By all indications, General David Petraeus is expected to be swiftly confirmed as General Stanley McChrystal's replacement, and will soon be in command of NATO and U.S. forces in Afghanistan. This isn't to say that there aren't substantive questions that could be asked of Petraeus today -- there are. And that doesn't mean that senators won't use this window of opportunity to drill down on one important aspect of the conflict: the July 2011 drawdown date.
The administration has, over the past year, made it pretty clear that if a withdrawal of any sort is to occur in July of 2011, it we will be "conditions based." But this was thrown into confusion after the release of Jonathan Alter's latest White House gossip-tome, "The Promise", which quoted Vice President Joe Biden as saying, "In July of 2011, you're going to see a whole lot of people moving out, bet on it."
Naturally, one person who is going to make a big deal of this today is Senator John McCain, who went on "Meet The Press" this past weekend, to make this specific demand.
SENATOR JOHN MCCAIN: Let's have the President of the United States stand up and say, "It's conditions based. We will not withdraw a single troop unless we think it's necessary to do so. And we may even add troops if we think it's necessary to do so." Let's hear that. That sends a message to our friends and-- and enemies alike. And I guarantee you it would have a significant impact on our enemies and friends alike.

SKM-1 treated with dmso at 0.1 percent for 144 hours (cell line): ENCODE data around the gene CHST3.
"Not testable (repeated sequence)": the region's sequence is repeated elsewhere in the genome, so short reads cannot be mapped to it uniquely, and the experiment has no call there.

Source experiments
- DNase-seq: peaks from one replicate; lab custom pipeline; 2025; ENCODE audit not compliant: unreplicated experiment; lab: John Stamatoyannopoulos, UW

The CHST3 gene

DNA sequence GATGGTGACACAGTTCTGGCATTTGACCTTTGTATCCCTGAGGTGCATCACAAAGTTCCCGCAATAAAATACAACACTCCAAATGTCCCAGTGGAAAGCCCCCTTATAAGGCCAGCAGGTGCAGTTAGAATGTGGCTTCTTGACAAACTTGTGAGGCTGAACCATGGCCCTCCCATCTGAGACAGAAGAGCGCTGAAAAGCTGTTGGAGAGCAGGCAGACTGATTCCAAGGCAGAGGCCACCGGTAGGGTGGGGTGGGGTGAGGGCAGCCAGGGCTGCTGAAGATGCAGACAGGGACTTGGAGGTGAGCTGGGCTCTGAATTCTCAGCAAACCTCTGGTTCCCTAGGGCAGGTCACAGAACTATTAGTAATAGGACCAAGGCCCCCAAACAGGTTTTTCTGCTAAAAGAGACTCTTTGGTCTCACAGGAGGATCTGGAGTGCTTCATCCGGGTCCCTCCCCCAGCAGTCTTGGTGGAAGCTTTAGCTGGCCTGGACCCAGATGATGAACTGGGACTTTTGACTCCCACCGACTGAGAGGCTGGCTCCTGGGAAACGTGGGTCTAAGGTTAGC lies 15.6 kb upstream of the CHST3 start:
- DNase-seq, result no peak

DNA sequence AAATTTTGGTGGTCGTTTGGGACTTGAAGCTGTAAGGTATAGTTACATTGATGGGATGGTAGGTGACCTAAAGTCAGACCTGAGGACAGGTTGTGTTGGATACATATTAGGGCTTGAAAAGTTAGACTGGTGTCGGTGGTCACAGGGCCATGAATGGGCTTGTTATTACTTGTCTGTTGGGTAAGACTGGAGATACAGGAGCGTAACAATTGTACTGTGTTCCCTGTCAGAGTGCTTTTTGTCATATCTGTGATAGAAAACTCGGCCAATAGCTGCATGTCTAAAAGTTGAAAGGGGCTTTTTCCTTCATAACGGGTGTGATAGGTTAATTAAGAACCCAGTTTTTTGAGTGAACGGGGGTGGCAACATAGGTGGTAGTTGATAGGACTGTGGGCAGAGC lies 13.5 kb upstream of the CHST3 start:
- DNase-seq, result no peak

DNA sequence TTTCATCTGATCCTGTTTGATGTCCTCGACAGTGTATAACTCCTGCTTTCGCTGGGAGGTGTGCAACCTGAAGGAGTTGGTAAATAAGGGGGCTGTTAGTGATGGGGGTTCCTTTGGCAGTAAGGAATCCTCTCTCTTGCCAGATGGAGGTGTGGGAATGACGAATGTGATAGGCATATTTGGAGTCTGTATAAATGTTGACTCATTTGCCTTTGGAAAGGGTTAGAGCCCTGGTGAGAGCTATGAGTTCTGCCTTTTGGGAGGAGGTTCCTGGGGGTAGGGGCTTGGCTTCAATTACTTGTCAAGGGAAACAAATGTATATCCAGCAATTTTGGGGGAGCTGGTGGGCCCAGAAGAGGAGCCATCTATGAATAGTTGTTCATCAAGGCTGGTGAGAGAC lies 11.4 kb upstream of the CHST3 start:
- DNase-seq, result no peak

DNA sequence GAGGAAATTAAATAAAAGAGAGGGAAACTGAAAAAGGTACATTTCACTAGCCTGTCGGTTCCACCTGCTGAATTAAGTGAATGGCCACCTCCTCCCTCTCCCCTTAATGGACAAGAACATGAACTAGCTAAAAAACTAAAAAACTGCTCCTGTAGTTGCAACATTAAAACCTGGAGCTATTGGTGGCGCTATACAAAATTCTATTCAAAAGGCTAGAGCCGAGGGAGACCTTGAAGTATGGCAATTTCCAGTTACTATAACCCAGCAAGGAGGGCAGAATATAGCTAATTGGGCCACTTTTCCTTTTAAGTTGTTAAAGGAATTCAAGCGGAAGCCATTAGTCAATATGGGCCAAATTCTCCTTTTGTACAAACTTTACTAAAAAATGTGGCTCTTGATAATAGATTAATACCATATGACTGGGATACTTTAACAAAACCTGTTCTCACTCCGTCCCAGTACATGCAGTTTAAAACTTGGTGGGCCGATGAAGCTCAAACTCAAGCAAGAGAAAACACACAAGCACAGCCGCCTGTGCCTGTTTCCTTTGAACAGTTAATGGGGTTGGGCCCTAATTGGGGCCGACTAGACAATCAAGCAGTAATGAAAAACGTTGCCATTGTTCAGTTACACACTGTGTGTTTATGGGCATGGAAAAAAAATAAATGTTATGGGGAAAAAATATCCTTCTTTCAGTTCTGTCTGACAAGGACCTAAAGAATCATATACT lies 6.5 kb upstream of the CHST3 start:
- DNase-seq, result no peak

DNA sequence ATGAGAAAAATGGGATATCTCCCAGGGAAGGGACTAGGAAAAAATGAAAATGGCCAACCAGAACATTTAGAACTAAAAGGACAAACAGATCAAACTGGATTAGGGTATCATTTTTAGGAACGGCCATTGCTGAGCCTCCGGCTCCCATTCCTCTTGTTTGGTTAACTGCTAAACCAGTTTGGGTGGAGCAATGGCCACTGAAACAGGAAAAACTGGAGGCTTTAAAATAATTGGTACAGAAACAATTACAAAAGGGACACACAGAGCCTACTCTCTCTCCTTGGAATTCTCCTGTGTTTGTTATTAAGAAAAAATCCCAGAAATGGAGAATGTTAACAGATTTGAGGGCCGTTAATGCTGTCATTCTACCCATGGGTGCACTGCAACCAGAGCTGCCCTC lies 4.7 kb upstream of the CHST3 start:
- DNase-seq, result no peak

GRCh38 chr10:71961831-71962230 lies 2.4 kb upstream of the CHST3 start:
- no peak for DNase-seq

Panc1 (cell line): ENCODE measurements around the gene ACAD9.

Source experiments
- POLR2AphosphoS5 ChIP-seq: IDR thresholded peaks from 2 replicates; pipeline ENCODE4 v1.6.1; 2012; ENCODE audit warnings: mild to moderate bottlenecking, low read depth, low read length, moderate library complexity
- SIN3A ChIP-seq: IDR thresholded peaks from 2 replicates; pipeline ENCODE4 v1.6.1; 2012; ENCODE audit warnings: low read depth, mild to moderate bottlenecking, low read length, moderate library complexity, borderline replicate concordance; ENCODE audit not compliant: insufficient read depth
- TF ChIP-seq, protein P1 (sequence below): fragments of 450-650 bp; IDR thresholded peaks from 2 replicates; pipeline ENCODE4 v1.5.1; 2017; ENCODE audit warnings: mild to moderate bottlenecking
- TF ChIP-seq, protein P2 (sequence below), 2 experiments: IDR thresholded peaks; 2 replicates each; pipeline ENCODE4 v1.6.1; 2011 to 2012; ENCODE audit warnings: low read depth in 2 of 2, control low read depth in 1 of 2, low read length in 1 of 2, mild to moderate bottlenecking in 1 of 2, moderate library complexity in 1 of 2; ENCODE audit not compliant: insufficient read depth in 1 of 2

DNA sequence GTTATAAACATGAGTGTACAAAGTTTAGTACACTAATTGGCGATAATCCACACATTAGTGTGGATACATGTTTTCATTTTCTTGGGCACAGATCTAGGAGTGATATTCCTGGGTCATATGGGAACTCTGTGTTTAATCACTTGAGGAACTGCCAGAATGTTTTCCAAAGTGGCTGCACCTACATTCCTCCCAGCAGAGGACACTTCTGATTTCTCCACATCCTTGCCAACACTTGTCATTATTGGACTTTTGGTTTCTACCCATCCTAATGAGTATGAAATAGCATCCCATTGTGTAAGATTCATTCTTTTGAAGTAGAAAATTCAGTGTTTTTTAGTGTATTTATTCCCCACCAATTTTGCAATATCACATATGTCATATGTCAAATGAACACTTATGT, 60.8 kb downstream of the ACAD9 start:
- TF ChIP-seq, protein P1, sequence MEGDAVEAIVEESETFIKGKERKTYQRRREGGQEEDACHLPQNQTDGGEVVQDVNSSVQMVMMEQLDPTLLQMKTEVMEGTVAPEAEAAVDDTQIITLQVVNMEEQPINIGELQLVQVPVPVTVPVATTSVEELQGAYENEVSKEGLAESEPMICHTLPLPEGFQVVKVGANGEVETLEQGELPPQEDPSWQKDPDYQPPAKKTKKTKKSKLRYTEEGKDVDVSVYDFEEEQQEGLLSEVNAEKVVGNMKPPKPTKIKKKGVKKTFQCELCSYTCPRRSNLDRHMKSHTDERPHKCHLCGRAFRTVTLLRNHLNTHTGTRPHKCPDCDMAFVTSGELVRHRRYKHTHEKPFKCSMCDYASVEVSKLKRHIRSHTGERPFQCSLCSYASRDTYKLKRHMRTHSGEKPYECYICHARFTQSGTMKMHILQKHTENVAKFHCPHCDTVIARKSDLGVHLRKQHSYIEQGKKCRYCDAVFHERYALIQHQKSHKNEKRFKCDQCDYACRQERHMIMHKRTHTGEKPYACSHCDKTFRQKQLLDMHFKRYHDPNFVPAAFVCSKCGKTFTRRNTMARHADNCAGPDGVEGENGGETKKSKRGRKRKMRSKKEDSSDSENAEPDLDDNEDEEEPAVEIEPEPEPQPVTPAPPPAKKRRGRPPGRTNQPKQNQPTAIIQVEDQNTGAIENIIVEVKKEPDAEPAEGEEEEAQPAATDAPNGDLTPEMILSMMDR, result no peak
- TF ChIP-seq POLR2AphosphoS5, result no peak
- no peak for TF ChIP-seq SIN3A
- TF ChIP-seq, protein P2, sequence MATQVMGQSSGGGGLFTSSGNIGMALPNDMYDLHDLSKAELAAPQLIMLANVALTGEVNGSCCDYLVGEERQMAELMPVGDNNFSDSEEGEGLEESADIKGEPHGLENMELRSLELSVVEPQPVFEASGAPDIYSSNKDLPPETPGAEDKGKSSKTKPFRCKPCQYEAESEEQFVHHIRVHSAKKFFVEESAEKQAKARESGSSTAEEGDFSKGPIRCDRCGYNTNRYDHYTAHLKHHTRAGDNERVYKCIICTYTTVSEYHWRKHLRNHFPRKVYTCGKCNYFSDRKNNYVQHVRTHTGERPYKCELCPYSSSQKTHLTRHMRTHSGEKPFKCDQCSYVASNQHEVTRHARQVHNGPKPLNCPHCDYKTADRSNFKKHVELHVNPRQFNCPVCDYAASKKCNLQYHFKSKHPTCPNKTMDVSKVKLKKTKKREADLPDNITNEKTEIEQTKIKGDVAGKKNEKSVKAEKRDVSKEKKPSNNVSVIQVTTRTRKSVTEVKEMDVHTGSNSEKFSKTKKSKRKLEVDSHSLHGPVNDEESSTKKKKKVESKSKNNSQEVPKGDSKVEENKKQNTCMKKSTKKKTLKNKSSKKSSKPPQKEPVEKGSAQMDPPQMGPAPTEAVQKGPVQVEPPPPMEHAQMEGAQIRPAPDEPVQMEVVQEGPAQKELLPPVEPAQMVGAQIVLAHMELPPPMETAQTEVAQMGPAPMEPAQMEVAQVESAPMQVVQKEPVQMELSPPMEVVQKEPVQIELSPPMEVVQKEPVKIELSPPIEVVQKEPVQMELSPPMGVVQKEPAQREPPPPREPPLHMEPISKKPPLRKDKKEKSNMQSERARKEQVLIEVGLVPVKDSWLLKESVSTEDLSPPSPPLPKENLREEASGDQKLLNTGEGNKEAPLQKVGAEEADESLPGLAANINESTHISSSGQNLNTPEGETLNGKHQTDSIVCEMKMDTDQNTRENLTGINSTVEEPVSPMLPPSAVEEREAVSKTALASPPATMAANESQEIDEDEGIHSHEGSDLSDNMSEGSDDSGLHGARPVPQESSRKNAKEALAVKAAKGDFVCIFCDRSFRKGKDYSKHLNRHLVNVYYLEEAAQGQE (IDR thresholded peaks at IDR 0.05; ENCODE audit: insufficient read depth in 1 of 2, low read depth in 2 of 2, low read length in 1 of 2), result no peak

Well, okay! This morning, General Petraeus, said exactly that:
PETRAEUS: I specifically agreed with the messages of greater commitment and greater urgency that the President expressed in his address at West Point in December, when he announced the new policy. As you'll recall, the greater commitment was explained in terms of the additional 30,000 U.S. forces, the tripling of the number of U.S. civilians, and the funding for an additional 100,000 Afghan security force members. The greater urgency was highlighted by the President's announcing the intent to begin a process in July 2011, of transitioning tasks to Afghan forces and officials, and beginning what the President termed a responsible drawdown of the U.S. surge forces, with the pace of both the tranisition of tasks and the drawdown of to be based on conditions of the ground.
Petraeus went on to reiterate that the July 2011 date will not be a moment when U.S. forces "head for the exit and turn out the lights," as U.S. assistance will be required in Afghanistan for "a number of years" before Afghan security forces can assume control of the mission.